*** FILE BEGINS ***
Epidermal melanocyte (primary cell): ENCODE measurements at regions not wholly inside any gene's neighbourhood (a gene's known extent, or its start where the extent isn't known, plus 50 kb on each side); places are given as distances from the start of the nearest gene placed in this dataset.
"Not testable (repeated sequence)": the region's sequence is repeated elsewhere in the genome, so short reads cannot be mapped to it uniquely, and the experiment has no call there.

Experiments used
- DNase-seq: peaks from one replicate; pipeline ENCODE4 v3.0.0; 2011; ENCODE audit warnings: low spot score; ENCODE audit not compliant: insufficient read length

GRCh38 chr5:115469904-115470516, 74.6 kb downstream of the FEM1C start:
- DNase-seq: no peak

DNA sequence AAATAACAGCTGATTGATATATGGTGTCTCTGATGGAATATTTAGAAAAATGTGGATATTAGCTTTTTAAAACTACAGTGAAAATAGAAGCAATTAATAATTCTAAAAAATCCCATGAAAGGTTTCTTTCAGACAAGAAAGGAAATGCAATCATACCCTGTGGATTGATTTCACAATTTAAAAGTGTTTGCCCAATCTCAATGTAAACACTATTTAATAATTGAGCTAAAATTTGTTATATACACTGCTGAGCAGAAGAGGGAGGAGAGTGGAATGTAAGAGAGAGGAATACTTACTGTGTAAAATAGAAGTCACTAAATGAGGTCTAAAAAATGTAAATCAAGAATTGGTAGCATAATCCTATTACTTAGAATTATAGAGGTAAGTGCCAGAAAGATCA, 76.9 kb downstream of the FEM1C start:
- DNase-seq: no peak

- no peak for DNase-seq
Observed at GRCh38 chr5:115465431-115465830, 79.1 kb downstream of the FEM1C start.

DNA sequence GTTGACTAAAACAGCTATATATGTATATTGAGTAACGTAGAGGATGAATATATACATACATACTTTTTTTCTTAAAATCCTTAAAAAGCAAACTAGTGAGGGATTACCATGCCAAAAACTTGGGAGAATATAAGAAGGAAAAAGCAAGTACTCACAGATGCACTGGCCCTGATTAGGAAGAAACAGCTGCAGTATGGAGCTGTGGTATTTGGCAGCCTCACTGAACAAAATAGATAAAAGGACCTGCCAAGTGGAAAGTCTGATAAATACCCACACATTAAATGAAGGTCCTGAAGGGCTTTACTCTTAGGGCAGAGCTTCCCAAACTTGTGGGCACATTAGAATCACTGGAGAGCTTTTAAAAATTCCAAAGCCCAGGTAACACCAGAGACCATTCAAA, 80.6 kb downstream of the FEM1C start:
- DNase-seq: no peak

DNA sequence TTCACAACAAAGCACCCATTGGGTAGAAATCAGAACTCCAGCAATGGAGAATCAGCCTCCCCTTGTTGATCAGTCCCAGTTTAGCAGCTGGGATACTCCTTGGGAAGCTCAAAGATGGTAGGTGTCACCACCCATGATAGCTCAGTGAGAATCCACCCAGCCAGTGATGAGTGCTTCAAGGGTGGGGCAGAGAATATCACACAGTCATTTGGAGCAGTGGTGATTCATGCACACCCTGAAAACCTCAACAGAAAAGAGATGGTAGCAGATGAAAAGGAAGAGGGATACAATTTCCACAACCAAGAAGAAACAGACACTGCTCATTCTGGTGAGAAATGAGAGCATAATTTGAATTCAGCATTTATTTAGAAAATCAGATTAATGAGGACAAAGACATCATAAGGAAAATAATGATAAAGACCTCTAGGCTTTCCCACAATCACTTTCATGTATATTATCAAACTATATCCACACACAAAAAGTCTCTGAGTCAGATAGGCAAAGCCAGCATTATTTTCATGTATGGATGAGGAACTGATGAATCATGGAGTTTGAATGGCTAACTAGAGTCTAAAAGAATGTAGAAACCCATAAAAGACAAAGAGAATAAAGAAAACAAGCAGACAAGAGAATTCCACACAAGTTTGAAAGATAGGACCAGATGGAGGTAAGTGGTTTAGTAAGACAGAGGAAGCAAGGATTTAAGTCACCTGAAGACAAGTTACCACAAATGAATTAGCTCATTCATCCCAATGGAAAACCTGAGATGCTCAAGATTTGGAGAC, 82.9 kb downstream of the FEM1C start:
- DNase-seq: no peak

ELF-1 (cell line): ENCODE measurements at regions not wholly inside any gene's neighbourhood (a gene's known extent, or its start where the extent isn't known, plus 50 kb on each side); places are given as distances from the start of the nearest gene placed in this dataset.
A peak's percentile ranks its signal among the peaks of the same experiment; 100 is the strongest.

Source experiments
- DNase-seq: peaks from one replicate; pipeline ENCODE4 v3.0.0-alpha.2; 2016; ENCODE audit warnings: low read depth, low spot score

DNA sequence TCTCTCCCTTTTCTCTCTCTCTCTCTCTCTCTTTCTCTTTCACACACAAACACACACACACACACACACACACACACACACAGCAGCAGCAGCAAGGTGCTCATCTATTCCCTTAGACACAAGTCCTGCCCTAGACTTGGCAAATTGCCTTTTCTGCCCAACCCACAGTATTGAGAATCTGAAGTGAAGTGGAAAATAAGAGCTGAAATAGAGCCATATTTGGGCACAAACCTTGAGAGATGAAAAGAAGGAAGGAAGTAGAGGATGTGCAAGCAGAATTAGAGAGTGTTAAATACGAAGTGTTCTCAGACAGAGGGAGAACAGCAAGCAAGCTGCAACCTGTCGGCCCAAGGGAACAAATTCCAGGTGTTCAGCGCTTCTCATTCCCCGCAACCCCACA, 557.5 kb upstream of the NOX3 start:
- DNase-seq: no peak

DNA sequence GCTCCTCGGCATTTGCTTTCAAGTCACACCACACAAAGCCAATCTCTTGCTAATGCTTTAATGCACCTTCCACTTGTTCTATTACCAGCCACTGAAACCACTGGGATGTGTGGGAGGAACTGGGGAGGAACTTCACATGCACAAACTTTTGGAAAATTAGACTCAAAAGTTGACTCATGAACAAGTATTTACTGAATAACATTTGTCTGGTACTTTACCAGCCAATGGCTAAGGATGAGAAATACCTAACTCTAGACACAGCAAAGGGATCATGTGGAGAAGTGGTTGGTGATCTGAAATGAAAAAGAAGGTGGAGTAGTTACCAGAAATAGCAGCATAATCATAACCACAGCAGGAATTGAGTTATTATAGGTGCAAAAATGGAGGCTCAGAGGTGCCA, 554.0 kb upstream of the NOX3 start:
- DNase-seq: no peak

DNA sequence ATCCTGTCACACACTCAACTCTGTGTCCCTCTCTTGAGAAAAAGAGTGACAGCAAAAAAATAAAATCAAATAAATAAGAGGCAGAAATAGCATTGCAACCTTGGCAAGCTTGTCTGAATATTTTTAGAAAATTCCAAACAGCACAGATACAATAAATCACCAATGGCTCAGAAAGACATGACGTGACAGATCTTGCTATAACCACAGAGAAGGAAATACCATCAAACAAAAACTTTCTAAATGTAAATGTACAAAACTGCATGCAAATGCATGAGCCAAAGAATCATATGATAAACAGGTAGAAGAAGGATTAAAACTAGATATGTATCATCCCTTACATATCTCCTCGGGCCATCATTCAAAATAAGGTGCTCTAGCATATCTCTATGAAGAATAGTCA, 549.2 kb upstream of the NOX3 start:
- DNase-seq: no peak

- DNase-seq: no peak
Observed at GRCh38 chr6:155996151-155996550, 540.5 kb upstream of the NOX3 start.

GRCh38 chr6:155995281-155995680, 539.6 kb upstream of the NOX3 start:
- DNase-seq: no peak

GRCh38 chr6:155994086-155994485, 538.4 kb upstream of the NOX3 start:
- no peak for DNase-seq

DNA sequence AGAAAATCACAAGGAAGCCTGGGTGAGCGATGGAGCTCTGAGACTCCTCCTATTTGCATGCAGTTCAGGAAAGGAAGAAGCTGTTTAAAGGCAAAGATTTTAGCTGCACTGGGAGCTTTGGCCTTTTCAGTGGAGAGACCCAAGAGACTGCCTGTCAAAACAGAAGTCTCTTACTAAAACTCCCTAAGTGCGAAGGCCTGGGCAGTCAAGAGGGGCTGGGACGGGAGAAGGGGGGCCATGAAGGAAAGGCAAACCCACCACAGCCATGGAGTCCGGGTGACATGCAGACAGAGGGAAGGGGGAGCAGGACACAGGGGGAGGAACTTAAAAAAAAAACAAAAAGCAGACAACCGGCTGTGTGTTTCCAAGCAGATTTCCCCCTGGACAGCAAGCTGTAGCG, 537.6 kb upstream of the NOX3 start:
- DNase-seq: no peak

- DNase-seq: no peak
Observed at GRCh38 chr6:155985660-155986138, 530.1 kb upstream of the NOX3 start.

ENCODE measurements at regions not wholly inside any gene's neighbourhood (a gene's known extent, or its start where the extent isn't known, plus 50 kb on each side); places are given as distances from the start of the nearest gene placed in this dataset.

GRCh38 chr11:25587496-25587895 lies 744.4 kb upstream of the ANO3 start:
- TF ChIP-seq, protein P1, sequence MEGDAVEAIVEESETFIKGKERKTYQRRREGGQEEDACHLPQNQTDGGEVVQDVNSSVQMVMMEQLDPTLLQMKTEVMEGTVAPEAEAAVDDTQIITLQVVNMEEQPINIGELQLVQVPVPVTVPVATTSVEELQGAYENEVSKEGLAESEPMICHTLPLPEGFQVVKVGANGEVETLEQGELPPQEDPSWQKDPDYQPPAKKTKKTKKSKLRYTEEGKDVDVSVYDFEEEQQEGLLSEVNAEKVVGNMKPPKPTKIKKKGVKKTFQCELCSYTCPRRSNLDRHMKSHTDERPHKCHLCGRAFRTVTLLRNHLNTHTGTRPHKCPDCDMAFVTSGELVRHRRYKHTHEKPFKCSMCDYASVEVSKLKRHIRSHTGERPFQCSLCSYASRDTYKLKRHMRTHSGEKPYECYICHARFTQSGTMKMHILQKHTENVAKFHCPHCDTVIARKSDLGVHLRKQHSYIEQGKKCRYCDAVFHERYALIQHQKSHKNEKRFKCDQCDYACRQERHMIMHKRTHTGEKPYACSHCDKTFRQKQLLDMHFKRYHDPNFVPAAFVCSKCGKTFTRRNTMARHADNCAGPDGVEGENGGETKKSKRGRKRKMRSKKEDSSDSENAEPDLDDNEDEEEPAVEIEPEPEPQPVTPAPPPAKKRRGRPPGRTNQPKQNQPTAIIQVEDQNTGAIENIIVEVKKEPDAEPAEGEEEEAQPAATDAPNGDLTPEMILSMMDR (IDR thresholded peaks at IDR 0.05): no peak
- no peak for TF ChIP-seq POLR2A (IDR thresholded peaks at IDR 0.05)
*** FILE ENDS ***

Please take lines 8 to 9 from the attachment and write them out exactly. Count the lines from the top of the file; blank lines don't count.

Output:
- DNase-seq: no peak

- no peak for DNase-seq